Amazing game. I hoped that decisions would eventually lead to different possible scenarios or endings but it is all about the way and not the destination. Easily one of my personal favourites for 2012.
I haven’t watched The Walking Dead, and I have a ton of friends who are huge fans of the show. When I heard that a game was coming out for it, it hasn’t really piqued my interest. After reading your review, you actually made me want to pick this one up. I’m a huge fan of decision based games that make an experience uniquely your own. Maybe everyone arrives to the same ending, but if something you say or do to another character affects the overall story even in the smallest way possible, it does make the game experience very personal. And the fact that you admitted to getting a bit teary eyed at the end is enough reason for me to play this game. I also like when guys aren’t afraid to be big softies too if a story moves them so much.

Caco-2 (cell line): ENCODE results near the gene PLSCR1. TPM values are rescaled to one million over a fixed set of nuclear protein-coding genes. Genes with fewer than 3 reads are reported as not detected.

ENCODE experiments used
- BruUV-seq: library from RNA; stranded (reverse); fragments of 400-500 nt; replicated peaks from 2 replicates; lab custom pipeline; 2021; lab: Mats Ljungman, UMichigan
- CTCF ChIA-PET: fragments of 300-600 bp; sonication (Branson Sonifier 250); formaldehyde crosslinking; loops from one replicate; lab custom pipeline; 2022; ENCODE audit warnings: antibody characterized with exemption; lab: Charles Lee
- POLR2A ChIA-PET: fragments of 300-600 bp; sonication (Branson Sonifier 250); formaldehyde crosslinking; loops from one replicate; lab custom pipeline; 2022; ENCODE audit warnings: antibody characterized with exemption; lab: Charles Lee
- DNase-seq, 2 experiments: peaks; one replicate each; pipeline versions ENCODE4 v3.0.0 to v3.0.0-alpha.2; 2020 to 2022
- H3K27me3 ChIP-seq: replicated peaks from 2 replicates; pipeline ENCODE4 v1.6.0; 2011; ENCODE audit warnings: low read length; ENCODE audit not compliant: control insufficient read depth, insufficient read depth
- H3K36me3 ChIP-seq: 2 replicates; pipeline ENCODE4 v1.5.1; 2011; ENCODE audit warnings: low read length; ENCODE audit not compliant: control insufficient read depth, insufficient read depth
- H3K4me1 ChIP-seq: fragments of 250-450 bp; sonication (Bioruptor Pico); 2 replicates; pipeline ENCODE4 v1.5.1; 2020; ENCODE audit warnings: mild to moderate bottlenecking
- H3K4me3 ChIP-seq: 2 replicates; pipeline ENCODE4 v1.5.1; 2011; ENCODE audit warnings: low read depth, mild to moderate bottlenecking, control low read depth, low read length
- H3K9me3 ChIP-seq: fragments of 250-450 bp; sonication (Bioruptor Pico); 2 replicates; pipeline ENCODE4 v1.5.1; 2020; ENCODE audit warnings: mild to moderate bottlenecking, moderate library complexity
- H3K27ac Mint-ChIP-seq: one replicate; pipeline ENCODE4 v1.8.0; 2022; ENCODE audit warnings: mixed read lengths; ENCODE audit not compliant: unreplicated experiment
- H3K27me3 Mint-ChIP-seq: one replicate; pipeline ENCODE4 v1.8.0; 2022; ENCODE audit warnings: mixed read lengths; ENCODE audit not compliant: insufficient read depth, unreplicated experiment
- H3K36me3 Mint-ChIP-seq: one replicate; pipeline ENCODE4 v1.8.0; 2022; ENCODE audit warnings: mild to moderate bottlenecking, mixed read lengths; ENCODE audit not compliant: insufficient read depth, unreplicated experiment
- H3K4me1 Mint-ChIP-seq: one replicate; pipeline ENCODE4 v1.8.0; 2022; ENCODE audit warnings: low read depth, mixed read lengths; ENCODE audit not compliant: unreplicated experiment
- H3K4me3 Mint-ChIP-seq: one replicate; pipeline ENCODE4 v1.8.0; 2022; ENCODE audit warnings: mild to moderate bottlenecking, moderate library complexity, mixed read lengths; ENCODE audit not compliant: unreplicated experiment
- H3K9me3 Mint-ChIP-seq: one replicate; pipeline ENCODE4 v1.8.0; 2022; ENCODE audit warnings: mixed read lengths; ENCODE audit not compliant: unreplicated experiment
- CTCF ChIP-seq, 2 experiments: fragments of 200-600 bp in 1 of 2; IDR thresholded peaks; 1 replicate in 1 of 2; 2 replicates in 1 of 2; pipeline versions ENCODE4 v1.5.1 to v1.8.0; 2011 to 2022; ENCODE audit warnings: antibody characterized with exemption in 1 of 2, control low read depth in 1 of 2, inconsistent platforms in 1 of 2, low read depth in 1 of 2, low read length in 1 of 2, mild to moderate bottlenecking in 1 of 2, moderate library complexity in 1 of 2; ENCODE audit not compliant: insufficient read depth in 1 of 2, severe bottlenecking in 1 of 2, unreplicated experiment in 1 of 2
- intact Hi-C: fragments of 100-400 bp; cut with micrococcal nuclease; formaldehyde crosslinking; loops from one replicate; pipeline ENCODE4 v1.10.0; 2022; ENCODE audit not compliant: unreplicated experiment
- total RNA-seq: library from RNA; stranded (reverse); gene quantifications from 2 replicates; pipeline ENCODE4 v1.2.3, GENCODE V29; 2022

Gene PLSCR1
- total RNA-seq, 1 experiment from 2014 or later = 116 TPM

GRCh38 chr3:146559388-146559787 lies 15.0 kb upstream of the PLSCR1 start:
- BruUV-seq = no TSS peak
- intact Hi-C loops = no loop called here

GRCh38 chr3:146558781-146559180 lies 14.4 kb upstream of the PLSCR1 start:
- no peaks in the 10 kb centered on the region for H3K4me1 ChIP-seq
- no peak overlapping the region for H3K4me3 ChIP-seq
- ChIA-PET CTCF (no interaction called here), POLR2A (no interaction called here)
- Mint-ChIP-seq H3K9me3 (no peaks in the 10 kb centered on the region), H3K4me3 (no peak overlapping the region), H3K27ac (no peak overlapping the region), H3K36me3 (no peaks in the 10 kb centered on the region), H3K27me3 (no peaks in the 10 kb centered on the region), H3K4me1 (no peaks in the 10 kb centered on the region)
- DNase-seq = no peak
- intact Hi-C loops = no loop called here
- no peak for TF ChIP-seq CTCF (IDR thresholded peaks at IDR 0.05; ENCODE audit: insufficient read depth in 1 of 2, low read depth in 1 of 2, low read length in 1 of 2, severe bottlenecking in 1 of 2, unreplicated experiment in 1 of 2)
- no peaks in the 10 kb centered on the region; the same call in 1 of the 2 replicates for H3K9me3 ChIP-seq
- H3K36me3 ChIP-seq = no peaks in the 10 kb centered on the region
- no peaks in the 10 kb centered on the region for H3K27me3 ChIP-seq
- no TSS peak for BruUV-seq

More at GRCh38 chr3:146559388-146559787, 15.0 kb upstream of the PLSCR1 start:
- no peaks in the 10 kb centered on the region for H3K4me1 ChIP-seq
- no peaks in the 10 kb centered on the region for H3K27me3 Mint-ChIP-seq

Who knows? Maybe I will start watching The Walking Dead after I play this game. I know my friends would be thrilled if I finally gave the show a try.
As both you and Longbraz mentioned, I like that individuals can make each playthrough their own with their choices. It’s okay if the ending is the same (and hell, it’s hard for it not to be) with one important caveat: the ending can’t suck. Otherwise it feels like your choices are meaningless. I’m looking at you right now, Heavy Rain. Luckily, TWD’s ending does not suck at all.